Posted on 05 May 2010
Republicans have complained for months that the Obama administration's financial overhaul push doesn't include any resolution to the government's expensive conservatorship of Fannie Mae and Freddie Mac. Now, three Republicans plan to offer an amendment during the floor debate that would force Democrats to take a politically difficult vote on what to do with the companies.
Sens. John McCain (R., Ariz.), Richard Shelby (R., Ala.), and Judd Gregg (R., N.H.) plan to offer an amendment in the coming days that would force the government to end its conservatorship of Fannie Mae and Freddie Mac after a transition period and make the firms operate “without government subsidies” in the future.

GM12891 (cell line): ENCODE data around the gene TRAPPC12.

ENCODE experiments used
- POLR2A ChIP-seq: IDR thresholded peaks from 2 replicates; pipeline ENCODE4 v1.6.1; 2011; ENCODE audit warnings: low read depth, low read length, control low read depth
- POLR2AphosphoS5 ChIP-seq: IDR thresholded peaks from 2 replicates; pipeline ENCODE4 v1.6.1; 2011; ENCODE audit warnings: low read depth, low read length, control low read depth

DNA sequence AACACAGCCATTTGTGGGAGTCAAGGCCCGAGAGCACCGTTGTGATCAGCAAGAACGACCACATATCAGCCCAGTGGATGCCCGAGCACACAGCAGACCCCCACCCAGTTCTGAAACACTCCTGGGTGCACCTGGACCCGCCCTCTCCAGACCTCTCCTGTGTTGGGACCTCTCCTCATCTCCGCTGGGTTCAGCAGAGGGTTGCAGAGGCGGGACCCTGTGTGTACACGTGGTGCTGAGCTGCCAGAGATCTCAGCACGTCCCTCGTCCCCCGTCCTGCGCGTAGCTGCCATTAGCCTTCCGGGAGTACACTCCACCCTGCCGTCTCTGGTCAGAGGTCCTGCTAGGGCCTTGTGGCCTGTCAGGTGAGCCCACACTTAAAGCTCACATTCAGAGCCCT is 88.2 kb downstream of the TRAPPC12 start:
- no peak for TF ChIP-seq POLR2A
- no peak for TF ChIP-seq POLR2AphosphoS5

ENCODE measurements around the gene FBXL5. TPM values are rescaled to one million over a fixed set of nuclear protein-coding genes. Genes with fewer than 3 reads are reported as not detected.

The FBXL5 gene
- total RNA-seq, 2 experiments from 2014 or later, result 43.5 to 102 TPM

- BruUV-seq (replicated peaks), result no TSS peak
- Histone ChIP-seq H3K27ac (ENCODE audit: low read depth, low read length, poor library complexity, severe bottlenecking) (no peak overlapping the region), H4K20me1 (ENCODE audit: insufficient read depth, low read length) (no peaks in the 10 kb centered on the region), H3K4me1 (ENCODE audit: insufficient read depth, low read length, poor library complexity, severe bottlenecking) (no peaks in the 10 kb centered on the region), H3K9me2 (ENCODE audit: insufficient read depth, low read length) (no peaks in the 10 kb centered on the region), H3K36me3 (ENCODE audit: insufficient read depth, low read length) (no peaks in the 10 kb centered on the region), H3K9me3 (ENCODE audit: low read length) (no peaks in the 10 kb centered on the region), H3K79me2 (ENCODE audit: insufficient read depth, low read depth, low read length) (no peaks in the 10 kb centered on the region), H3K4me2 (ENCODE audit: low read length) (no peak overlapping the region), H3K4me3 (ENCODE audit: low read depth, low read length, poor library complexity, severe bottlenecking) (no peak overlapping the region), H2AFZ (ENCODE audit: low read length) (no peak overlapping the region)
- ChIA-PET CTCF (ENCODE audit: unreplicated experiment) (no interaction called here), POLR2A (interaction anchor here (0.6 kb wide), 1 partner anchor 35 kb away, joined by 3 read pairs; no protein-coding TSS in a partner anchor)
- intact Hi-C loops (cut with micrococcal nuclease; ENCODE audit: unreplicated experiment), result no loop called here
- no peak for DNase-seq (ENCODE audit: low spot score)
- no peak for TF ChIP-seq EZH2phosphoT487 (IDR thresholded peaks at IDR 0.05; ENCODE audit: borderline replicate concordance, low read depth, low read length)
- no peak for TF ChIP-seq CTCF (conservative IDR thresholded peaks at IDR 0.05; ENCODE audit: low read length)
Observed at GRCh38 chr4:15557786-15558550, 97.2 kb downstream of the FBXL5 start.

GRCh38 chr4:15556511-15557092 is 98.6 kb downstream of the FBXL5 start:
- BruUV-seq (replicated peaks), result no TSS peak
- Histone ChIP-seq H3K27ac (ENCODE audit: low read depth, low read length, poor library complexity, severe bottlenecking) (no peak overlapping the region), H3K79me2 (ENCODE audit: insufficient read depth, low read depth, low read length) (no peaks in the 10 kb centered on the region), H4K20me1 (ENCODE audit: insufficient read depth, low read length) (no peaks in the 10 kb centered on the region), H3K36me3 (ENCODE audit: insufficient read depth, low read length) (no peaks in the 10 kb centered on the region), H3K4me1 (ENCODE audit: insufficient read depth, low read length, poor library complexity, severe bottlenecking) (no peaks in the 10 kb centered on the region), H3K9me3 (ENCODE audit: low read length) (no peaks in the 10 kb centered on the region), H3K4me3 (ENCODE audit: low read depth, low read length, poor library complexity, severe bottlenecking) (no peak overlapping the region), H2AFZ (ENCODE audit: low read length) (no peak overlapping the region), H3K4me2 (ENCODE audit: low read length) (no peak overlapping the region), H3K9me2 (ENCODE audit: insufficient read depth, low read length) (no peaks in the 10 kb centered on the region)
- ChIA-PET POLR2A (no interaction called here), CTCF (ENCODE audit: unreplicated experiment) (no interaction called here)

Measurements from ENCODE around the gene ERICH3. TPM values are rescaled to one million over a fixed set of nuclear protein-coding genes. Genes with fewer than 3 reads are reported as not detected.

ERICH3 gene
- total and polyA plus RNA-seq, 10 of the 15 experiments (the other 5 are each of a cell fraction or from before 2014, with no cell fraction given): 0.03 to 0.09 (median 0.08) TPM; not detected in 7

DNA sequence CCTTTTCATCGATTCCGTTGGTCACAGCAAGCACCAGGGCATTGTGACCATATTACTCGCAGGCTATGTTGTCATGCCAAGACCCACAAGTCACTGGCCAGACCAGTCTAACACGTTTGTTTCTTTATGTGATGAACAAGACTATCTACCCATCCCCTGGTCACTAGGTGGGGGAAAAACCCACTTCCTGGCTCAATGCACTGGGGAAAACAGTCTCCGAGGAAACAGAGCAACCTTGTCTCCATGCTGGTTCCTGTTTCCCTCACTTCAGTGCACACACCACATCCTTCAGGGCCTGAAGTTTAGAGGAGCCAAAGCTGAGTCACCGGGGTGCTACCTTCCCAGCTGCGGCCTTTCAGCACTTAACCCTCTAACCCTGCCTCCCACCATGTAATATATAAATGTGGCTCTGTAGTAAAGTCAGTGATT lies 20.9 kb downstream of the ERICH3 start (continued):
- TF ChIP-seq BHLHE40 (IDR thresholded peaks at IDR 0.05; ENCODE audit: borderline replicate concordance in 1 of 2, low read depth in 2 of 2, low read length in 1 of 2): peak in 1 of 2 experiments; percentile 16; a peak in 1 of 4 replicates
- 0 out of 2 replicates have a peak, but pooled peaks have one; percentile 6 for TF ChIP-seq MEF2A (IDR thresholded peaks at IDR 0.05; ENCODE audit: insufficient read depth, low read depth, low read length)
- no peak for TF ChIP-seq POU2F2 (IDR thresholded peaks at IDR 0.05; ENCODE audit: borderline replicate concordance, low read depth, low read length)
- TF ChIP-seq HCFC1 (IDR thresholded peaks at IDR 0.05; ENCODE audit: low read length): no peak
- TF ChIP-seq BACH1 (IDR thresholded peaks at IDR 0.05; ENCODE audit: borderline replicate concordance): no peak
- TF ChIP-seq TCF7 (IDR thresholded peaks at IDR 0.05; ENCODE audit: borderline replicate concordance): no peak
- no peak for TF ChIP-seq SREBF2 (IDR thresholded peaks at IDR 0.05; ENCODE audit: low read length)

Here’s how their amendment would work:
1) The conservatorships for both companies would end two years after the bill becomes law, though the government would be able to extend it for another six months if necessary.
2) Three years after the conservatorship ends, their government charter would expire. Then the companies would have 10 years to operate under a special holding company so that they can dissolve remaining mortgages or debt obligations they held as government-sponsored enterprises.
3) After the companies leave conservatorship, their mortgage assets would have to steadily decline, capital standards would have to go up, and the size of loans they would be able to purchase would shrink.
4) The companies would have to pay state and local taxes.
5) Fannie Mae and Freddie Mac would have to pay a fee “to recoup full value” of the government guarantee they enjoy.
6) It would reestablish the $200 billion funding limit the government set up for both companies in 2008. On Christmas Eve 2009, the Obama administration lifted that cap to an unspecified level.